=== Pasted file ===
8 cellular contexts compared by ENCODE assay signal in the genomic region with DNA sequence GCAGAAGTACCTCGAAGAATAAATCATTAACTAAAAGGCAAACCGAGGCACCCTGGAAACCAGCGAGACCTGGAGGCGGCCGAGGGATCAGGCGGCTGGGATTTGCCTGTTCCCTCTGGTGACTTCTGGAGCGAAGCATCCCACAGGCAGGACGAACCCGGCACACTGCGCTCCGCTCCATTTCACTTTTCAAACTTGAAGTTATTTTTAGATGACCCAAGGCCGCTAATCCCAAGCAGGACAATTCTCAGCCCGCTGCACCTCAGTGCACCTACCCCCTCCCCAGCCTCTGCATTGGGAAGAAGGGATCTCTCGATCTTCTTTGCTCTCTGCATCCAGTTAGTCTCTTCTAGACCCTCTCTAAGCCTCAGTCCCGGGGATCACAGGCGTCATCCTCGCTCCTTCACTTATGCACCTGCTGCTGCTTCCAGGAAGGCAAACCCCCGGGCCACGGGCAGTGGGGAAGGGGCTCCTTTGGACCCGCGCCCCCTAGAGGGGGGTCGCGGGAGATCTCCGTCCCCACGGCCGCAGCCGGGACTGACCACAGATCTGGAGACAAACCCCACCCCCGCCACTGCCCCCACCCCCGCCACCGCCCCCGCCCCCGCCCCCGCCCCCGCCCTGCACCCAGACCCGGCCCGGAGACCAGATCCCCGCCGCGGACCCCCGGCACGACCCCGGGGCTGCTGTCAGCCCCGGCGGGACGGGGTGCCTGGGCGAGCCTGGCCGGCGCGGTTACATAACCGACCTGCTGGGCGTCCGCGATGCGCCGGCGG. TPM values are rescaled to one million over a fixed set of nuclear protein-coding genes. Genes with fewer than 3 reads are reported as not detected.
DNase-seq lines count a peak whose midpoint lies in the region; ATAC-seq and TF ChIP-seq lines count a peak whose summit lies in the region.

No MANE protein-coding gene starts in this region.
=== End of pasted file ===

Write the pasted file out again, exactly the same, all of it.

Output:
8 cellular contexts compared by ENCODE assay signal in the genomic region with DNA sequence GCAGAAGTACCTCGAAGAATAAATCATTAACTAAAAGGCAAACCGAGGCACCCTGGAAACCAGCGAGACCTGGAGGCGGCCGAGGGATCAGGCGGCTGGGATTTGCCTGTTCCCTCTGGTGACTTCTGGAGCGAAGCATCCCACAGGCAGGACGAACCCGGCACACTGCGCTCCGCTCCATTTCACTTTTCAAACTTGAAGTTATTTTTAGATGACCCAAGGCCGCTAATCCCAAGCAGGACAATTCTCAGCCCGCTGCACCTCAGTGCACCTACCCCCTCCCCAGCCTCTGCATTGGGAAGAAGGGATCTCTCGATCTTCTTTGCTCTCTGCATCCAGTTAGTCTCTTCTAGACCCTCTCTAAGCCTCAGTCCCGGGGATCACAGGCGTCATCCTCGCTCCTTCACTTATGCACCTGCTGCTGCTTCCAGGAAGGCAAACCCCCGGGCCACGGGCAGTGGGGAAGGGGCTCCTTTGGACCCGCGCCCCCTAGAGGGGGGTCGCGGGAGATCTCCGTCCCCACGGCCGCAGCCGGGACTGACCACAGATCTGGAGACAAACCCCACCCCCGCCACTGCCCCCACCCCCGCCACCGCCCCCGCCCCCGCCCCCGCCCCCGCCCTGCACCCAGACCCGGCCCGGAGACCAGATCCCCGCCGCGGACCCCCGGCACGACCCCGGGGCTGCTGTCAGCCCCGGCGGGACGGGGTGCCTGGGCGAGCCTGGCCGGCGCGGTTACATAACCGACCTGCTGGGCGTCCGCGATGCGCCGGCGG. TPM values are rescaled to one million over a fixed set of nuclear protein-coding genes. Genes with fewer than 3 reads are reported as not detected.
DNase-seq lines count a peak whose midpoint lies in the region; ATAC-seq and TF ChIP-seq lines count a peak whose summit lies in the region.

No MANE protein-coding gene starts in this region.